On Monday, the Supreme Court agreed to examine the constitutional validity of the dominant practices of polygamy and ‘nikah halala’ among Muslims and asked for responses from the Centre and the Law Commission.
A bench led by Chief Justice Dipak Misra reflected the submission that the past five-judge constitution bench had kept open the issue of polygamy and ‘nikah halala’ whereas defeating triple talaq in its 2017 verdict. The bench said today a new five-judge constitution bench would be set up to deal with the constitutionality of ‘nikah halala’ and polygamy, which also includes Justices A M Khanwilkar and D Y Chandrachud. The polygamy allows a Muslim man to have four wives whereas ‘nikah halala’ deals with the course in which a Muslim woman has to marry another person (mostly for a night) and get divorced from him before being allowed to marry her divorcee husband again.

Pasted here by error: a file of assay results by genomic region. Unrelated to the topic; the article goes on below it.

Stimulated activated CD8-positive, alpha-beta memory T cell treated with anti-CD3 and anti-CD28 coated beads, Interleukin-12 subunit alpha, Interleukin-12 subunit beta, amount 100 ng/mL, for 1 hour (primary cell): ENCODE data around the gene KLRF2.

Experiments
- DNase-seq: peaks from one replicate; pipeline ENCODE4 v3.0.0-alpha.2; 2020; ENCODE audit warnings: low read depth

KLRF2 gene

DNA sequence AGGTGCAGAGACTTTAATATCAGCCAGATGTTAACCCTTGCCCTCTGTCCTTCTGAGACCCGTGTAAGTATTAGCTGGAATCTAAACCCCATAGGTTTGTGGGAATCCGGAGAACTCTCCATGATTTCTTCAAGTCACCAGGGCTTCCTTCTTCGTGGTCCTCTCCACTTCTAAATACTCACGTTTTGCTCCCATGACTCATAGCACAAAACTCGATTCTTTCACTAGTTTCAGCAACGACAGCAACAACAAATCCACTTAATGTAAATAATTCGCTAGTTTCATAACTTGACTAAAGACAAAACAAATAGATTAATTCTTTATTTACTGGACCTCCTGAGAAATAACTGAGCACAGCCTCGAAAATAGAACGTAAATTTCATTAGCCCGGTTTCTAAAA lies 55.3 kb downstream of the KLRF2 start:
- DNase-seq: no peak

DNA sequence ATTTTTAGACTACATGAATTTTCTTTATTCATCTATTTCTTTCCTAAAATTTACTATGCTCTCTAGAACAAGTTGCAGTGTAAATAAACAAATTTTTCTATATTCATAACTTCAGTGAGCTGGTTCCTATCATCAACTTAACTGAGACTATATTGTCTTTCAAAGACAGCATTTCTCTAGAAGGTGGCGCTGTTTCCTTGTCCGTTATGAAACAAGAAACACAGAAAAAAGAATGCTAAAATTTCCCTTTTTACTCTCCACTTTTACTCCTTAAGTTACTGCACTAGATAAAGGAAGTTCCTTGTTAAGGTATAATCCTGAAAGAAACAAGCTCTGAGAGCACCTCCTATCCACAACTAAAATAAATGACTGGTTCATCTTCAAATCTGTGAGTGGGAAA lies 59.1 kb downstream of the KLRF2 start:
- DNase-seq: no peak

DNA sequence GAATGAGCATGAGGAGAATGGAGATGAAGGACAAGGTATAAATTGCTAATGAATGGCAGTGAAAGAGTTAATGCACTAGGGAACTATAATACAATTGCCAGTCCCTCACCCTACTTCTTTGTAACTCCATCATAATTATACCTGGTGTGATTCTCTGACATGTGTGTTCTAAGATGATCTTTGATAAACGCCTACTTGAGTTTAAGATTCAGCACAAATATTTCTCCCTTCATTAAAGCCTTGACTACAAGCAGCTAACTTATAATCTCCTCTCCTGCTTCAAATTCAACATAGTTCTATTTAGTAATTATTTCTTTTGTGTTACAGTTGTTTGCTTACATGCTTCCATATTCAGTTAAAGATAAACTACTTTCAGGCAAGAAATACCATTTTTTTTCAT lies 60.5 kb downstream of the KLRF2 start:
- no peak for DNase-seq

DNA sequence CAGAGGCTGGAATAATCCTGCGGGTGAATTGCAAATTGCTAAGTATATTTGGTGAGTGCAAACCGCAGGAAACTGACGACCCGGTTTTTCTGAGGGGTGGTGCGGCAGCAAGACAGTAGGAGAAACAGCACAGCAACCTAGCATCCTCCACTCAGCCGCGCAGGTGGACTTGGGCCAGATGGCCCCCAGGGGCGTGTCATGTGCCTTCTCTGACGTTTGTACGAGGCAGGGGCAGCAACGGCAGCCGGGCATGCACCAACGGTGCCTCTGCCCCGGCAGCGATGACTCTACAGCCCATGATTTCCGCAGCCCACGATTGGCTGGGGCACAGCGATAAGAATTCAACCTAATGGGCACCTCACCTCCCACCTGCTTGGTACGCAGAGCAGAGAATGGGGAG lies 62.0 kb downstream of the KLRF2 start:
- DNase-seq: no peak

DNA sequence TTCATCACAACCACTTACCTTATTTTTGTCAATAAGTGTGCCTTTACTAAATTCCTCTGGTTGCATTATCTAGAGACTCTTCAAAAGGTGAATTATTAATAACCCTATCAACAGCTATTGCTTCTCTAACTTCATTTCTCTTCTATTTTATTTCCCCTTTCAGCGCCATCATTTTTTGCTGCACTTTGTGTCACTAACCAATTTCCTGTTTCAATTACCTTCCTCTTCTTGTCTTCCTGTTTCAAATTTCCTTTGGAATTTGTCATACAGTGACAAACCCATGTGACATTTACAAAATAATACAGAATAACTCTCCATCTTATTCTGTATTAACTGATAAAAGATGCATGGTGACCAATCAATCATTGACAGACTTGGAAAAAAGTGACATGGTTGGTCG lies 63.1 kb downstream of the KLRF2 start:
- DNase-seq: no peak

A five-judge constitution bench had earlier held triple talaq as unconstitutional in its judgment delivered last year with a majority of 3:2. The bench, on the other hand, was hearing at least three petitions including some PILs confronting the practices on various grounds counting that they violate Right to Equality and gender practice.